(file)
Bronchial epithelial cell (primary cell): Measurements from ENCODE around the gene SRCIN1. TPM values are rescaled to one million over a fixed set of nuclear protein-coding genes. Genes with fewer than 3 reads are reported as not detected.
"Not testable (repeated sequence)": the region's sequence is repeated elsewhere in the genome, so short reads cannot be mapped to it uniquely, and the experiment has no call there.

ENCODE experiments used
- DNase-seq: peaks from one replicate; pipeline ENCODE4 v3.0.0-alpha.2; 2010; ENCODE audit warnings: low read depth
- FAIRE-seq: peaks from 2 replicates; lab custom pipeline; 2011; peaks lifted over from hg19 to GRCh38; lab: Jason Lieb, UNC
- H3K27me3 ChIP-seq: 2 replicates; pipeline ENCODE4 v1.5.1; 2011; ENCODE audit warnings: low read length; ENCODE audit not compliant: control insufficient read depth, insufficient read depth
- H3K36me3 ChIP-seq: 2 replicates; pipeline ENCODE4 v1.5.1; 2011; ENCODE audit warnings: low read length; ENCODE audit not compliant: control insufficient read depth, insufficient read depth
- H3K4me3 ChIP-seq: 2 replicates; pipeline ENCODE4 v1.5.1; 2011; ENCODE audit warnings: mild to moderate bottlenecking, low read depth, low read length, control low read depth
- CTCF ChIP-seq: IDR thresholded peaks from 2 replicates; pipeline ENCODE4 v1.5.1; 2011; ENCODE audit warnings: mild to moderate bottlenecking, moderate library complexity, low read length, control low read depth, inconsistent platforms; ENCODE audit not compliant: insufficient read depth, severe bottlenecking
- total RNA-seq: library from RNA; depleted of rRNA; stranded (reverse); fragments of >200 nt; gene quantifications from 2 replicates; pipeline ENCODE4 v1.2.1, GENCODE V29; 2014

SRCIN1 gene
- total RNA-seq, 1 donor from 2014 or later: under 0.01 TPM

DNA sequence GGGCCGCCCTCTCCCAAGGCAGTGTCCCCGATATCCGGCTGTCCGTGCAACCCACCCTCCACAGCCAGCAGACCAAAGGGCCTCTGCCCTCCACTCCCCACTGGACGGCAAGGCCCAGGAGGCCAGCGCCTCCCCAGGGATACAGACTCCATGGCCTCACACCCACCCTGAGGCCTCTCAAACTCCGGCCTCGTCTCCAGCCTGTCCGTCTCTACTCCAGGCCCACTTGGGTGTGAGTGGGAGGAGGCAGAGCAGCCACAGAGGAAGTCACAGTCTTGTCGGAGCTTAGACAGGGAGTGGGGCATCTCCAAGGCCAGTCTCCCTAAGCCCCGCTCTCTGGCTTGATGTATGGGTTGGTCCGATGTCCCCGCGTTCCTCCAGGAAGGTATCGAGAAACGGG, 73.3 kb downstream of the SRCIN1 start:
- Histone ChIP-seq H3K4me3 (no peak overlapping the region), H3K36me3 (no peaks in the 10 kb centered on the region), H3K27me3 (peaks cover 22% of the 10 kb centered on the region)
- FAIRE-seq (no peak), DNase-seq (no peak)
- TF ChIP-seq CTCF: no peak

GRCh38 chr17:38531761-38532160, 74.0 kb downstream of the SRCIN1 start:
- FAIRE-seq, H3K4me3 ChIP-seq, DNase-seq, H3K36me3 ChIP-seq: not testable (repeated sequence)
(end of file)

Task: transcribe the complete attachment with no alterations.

Bronchial epithelial cell (primary cell): Measurements from ENCODE around the gene SRCIN1. TPM values are rescaled to one million over a fixed set of nuclear protein-coding genes. Genes with fewer than 3 reads are reported as not detected.
"Not testable (repeated sequence)": the region's sequence is repeated elsewhere in the genome, so short reads cannot be mapped to it uniquely, and the experiment has no call there.

ENCODE experiments used
- DNase-seq: peaks from one replicate; pipeline ENCODE4 v3.0.0-alpha.2; 2010; ENCODE audit warnings: low read depth
- FAIRE-seq: peaks from 2 replicates; lab custom pipeline; 2011; peaks lifted over from hg19 to GRCh38; lab: Jason Lieb, UNC
- H3K27me3 ChIP-seq: 2 replicates; pipeline ENCODE4 v1.5.1; 2011; ENCODE audit warnings: low read length; ENCODE audit not compliant: control insufficient read depth, insufficient read depth
- H3K36me3 ChIP-seq: 2 replicates; pipeline ENCODE4 v1.5.1; 2011; ENCODE audit warnings: low read length; ENCODE audit not compliant: control insufficient read depth, insufficient read depth
- H3K4me3 ChIP-seq: 2 replicates; pipeline ENCODE4 v1.5.1; 2011; ENCODE audit warnings: mild to moderate bottlenecking, low read depth, low read length, control low read depth
- CTCF ChIP-seq: IDR thresholded peaks from 2 replicates; pipeline ENCODE4 v1.5.1; 2011; ENCODE audit warnings: mild to moderate bottlenecking, moderate library complexity, low read length, control low read depth, inconsistent platforms; ENCODE audit not compliant: insufficient read depth, severe bottlenecking
- total RNA-seq: library from RNA; depleted of rRNA; stranded (reverse); fragments of >200 nt; gene quantifications from 2 replicates; pipeline ENCODE4 v1.2.1, GENCODE V29; 2014

SRCIN1 gene
- total RNA-seq, 1 donor from 2014 or later: under 0.01 TPM

DNA sequence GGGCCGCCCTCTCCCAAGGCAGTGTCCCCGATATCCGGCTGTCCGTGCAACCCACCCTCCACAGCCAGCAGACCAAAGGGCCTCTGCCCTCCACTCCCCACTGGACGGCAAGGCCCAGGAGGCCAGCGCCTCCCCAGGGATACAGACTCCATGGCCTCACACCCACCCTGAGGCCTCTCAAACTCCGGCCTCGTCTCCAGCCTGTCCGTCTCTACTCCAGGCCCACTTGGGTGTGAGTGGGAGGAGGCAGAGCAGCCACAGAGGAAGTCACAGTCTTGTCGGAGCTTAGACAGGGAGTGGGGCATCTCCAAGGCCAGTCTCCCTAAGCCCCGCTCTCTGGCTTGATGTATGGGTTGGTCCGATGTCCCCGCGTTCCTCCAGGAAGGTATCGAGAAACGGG, 73.3 kb downstream of the SRCIN1 start:
- Histone ChIP-seq H3K4me3 (no peak overlapping the region), H3K36me3 (no peaks in the 10 kb centered on the region), H3K27me3 (peaks cover 22% of the 10 kb centered on the region)
- FAIRE-seq (no peak), DNase-seq (no peak)
- TF ChIP-seq CTCF: no peak

GRCh38 chr17:38531761-38532160, 74.0 kb downstream of the SRCIN1 start:
- FAIRE-seq, H3K4me3 ChIP-seq, DNase-seq, H3K36me3 ChIP-seq: not testable (repeated sequence)